This simple logic holds true if one chooses to extrapolate it to check whether to vacate the office of power is a sufficient or a necessary condition for a leader to be tagged as great.  As I have mentioned earlier, greatness does not necessitate a leader to vacate his democratically held status of authority.  At most, for reasons that are subjective and unquantifiable, to vacate a status of authority may be is a sufficient course to follow but not a necessary one.  Had vacating power peaceably for any number of reasons is a necessary condition for greatness, Richard Nixon would have joined George Washington within a split second of time in history. 

 

In any case, what’s so great about leaving office if you’re the democratically elected leader of a country in need of your immense experience?  What is so great about vacating a democratically bestowed power while millions of citizens are valuing your penetrating talent and are hoping with fervor that you lead them further into their bright future?  What is so great about leaving office with your proven Commander in Chief skill intact and your country is at a crossroad with all its enemies salivating venom that you’re the antidote for?  Tell me, what is so great about jumping off this mammoth train of development, peace, and prosperity that you have steered with skill and passion for the sake of correcting a twisted impression that people might have?  The answer: nothing quantifiable I contend.

 

The issue of Meles possibly vacating his democratically commissioned authority is not as easy as it seems and I aver that it is being tailgated by drivers of diverse interests and liking and otherwise.  Who’s to push for it and who’s not?  What kind of a new single-issue union will be formed no matter how ephemeral that union may become?  Are we to see members of Ginbot 7 having a common issue to debate and pressure for in conjunction with harmless good citizens and non-citizens of Ethiopia? Will I be the only Ethiopian envisioning the great smile on the face of the megalomaniac Isayas Afewerki and those others who were humiliated by Meles with the Ethiopian people at his side?

  

In principle, the faculty of Meles and our democratic mechanics that we have in place should be the point of discussions, and, anything else that we do may be is to correct the impression or the appearance of what people with inundated Western notion of democracy think is counterintuitive.  Proposing to amend the democratic procedures that may give a genius leader of Ethiopia and his dandy party many years of power may be is a reasonable thing to do.  But, to overlook the democratic procedures at play and to indirectly ask for resignation without deeply analyzing the overreaching implications of the issue is a cosmetic approach that defies characterization.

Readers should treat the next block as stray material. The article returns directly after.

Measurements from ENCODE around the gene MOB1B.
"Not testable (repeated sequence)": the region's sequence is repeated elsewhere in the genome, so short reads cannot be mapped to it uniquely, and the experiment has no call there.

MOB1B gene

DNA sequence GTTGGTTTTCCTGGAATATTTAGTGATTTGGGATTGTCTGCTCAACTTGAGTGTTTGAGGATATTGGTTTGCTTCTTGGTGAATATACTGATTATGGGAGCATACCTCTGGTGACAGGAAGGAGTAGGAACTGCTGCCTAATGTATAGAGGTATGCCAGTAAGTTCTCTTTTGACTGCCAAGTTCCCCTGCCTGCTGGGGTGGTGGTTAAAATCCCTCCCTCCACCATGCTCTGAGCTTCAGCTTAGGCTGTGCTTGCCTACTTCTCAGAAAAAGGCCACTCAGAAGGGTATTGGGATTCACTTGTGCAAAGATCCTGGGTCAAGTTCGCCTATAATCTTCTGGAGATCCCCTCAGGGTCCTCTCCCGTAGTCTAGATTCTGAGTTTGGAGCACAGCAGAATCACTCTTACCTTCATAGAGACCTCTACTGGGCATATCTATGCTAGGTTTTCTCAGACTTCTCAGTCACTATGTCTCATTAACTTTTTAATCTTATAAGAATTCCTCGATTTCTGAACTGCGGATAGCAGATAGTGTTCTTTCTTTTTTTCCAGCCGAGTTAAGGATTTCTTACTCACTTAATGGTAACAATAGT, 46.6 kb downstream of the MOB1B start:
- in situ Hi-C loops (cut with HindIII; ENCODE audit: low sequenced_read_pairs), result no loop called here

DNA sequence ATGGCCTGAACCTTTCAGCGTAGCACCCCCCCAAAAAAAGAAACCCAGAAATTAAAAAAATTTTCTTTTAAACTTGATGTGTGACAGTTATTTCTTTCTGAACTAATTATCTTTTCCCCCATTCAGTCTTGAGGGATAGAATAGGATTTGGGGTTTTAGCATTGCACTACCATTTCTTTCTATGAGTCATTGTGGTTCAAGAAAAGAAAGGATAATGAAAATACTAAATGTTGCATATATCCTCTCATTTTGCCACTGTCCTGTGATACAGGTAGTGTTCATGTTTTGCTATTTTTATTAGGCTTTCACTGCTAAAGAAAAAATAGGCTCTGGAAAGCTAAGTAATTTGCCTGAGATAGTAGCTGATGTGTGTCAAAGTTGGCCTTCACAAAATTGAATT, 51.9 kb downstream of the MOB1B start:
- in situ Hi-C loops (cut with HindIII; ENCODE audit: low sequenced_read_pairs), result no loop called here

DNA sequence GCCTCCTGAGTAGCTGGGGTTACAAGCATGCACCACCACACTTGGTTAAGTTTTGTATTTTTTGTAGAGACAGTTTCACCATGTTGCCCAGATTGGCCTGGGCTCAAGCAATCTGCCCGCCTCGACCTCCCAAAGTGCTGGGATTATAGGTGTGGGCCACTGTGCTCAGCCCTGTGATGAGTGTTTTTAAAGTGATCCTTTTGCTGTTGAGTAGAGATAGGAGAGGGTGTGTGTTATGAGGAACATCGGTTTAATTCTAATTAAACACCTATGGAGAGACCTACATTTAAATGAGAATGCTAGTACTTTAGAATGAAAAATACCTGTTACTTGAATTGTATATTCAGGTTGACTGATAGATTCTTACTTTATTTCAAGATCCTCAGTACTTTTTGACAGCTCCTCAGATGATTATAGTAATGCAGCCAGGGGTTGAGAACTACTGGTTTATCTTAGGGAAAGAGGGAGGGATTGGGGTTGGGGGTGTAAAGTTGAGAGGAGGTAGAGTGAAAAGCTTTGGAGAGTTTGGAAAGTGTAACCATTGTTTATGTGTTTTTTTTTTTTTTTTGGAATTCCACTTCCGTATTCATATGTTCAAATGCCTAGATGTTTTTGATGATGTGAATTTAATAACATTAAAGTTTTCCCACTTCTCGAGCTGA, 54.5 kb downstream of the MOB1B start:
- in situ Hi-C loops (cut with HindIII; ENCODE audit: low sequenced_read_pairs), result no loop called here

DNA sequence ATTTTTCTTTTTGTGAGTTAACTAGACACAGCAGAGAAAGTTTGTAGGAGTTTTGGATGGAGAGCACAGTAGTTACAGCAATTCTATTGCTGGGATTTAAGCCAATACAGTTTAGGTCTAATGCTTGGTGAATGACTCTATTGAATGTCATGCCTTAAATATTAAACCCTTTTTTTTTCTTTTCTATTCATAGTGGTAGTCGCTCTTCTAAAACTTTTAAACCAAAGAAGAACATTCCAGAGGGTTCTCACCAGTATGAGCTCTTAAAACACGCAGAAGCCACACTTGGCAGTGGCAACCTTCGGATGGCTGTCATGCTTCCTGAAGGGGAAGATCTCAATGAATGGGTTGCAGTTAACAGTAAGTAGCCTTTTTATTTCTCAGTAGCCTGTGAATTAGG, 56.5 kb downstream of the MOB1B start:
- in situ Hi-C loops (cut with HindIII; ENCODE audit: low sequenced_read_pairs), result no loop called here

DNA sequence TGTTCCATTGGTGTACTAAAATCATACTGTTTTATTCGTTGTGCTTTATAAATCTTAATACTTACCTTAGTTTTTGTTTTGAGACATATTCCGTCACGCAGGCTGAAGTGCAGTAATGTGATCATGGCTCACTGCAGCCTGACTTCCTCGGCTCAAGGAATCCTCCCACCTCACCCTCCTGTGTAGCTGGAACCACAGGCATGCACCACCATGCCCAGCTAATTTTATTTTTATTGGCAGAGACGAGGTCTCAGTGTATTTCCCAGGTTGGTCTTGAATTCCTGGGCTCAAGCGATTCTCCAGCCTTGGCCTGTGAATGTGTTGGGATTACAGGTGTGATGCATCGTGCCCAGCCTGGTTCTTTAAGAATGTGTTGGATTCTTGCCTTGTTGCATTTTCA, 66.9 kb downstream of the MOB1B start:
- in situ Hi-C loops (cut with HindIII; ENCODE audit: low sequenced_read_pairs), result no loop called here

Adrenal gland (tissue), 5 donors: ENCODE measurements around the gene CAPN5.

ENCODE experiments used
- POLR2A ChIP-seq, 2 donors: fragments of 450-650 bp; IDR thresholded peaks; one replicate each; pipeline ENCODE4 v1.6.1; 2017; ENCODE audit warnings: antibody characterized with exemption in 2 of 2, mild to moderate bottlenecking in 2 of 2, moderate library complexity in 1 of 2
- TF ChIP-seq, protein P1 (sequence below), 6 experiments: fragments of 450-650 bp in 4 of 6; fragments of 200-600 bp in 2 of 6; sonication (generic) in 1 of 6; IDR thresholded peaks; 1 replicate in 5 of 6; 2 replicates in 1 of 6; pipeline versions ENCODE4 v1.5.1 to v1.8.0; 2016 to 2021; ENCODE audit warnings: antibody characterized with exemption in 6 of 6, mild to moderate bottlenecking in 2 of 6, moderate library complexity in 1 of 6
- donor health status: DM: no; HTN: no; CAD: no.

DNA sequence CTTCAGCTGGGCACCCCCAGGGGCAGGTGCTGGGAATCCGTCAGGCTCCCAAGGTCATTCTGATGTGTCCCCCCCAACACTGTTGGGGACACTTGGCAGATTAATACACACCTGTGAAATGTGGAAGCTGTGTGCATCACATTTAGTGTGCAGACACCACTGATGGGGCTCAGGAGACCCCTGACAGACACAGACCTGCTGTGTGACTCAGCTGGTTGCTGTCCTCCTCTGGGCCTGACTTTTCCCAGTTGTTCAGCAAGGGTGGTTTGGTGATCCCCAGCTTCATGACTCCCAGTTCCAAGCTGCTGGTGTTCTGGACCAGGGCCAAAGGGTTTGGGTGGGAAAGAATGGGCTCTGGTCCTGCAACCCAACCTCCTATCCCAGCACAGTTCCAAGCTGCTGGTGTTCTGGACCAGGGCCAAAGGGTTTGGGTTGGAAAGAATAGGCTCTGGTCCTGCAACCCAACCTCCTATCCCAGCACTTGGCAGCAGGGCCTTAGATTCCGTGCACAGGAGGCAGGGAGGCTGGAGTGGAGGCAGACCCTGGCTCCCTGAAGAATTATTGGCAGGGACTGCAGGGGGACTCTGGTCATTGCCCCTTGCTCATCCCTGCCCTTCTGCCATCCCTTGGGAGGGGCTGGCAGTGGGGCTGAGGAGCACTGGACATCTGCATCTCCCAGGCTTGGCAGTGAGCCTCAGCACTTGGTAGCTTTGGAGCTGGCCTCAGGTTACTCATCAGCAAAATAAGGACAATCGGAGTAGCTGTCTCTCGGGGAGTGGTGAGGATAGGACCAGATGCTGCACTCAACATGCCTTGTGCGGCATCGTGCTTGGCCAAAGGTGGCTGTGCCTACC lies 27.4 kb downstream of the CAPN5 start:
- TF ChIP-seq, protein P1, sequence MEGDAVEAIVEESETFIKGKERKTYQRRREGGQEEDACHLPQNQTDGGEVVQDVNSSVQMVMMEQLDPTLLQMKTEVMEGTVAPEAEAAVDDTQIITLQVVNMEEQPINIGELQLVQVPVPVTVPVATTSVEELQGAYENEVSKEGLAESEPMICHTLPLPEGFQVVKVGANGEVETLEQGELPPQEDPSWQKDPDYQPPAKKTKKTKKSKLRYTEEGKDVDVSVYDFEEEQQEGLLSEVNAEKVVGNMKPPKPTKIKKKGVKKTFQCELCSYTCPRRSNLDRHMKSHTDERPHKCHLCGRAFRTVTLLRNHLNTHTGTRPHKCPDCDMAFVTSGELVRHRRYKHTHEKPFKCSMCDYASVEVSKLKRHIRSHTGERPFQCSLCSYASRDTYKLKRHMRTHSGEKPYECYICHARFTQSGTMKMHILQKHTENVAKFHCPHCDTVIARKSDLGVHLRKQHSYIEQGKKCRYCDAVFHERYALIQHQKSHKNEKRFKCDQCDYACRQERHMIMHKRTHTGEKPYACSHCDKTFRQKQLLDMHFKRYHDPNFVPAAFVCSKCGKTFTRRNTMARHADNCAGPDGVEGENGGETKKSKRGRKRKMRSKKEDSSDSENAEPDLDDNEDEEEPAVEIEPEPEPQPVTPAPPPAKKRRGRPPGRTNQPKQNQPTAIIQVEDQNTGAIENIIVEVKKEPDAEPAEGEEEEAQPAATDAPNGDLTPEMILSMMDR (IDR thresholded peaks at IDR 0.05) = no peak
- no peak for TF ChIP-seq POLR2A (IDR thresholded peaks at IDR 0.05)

Making a cogent argument one way or the other while leaders of EPRDF and our Premier are in series and serious talks is an impossible and illogical task to overcome.  It is true that Meles has said “I had enough.”  But, to think that the phrase will amount to an inevitable “no” answer from Meles when a solemn plea by the majority of the Ethiopian people waits at his desk is incomprehensible.  If there is nothing that imminently is threatening Meles’s well-being health wise, he is not the type of leader that disposes his responsibility while the majority of Ethiopians are asking for his leadership earnestly.

 

A plea to those responsible EPRDF leaders to grant Meles his wish asserting that Meles has repeatedly asked for it forgets something with much greater value─the interest of Ethiopia as well as the interest of the majority people of Ethiopia.  It’s true that Meles has said “I had enough.”  But, if we weigh the phrase “I had enough” for what it worth in a single word, it will be frustration.  Keep in mind that frustration is the common behavioral currency that we all human beings fill the pockets of our stress-inducing neurons with.  Some of us are teased by frustration on the periphery and some of us endure it but we nevertheless utter words to express the overflowing stressful chemicals in our brains.  Go figure how leading Ethiopia in such testing times will do to you.  Seen from this angle, it is normal for leaders with extraordinary passion and nearly unbearable endeavor to utter “I had enough.”  But then again, great leaders think twice three times and many times some times to serve their people and country and to fulfill their vision.